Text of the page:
I opened my inbox recently to find an email with a message that sent a river of icy cold blood coursing quickly through my body, from my head to my toes.
The chill persisted as I read that my congregation was one of many in Pennsylvania that had received a threat by email late that morning. Of course, the staff contacted the police and conducted a thorough sweep of the buildings and grounds. With all the children, teachers, staff and clergy safe and accounted for, the synagogue determined there was no credible threat to our community.
My mind was filled with anxious thoughts. I wondered how many people who had started working there many, many years ago ever expected to be searching the synagogue and surrounding area for hate-filled people or for devices intended to harm pre-school children or the staff and clergy.
Shortly afterwards, I received another email, from an Israeli cousin, who described how she feels when she hears the Hebrew words hutar l’pirsum (cleared for publication). She knows she is about to learn the names of soldiers killed in battle or who have died in captivity. She cannot avoid the fear, the dread, the pain and the sorrow. It is all around her.
And as I turn to my synagogue for prayer, study and to celebrate Shabbat, I am grateful that I have both this community and other resources to support me during these extremely difficult days. I can talk to my family and Jewish friends who understand and feel the pain, too.
And I can turn to organizations like Hadassah, The Women’s Zionist Organization of America, to which I have belonged for nearly 30 years, supporting its work in health care, women’s rights and other priorities in the U.S. and Israel. And while I have enjoyed the social aspect of being part of a group of like-minded women in my Philadelphia community, Hadassah has never felt more important to me than it does now, as the war in Israel and Gaza continues to rage.
For one thing, I am constantly amazed at the level of cutting-edge medical, psychological and rehabilitative care offered by the Hadassah Medical Organization, Hadassah’s medical center in Jerusalem. With a Level 1 trauma center providing treatment for complex cases and specialized attention for severely wounded patients, Hadassah’s hospitals are an integral part of Israel’s health care system.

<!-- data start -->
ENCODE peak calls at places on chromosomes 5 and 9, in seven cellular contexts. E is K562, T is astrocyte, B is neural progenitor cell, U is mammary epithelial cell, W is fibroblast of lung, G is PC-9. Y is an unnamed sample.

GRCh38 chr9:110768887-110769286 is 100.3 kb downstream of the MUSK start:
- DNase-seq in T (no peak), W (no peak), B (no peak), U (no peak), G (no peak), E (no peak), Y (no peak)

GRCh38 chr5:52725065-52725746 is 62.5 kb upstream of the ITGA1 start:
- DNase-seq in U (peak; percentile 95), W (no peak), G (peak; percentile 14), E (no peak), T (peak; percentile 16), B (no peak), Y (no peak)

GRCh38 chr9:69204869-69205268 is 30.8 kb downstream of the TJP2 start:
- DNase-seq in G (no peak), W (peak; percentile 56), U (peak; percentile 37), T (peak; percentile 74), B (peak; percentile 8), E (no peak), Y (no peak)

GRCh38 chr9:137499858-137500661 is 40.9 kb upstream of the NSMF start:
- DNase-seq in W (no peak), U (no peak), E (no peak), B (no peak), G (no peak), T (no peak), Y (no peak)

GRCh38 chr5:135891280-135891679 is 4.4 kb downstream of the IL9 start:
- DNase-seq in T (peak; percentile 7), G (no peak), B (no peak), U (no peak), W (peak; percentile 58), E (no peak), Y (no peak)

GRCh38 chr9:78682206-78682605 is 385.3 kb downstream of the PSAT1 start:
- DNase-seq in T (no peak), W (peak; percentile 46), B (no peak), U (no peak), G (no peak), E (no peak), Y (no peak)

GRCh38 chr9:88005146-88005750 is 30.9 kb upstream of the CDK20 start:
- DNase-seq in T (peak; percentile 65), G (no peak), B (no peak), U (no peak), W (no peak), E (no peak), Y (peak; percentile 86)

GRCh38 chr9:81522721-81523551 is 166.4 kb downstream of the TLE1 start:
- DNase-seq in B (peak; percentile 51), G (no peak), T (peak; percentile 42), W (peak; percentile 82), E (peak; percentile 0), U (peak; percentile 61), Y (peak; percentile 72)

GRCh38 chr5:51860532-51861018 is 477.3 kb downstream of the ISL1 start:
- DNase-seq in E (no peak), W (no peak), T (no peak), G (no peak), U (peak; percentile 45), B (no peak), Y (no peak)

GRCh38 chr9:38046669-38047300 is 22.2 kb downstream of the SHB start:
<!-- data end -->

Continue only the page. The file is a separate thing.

It has always been clear that the doctors at the Hadassah Medical Organization create stunning research breakthroughs on a regular basis. Now, as more stories emerge of courage, compassionate care and amazing results, I find myself even more grateful for their work.
I am also just beginning to understand the incredible impact that Hadassah is making on children at its youth villages. Through these communities, Hadassah gives at-risk children and teens – Jews, Druze, Muslims, Ethiopians, Russians, Bedouins, Eritrean refugees and others –a home, an education and support of every kind.
Now they have been further traumatized by the October 7 massacre, the ongoing war and, in many cases, the loss of home and family members. Hadassah continues to stand by these young members of society, working daily in every way to make them whole again while accepting new residents who have been orphaned or displaced from their homes because of the war.
The Times of Israel recently estimated that American Jewry raised $1 billion to support Israel in just the first month of the war. And while there are so many vital organizations on the ground providing critical help during this crisis, I am proud to support Hadassah, a Four-Star Charity with a 100% ranking from Charity Navigator.
As an American Jew, I often feel helpless, as if I cannot provide meaningful assistance to Israel during these terrible times. But I am grateful that I can count on Hadassah to be my proxy by continuing its 112-year tradition of supporting both a hospital system that cares for the people of Israel in such a profound and important way and youth villages that provide hope to children who may have thought there was none.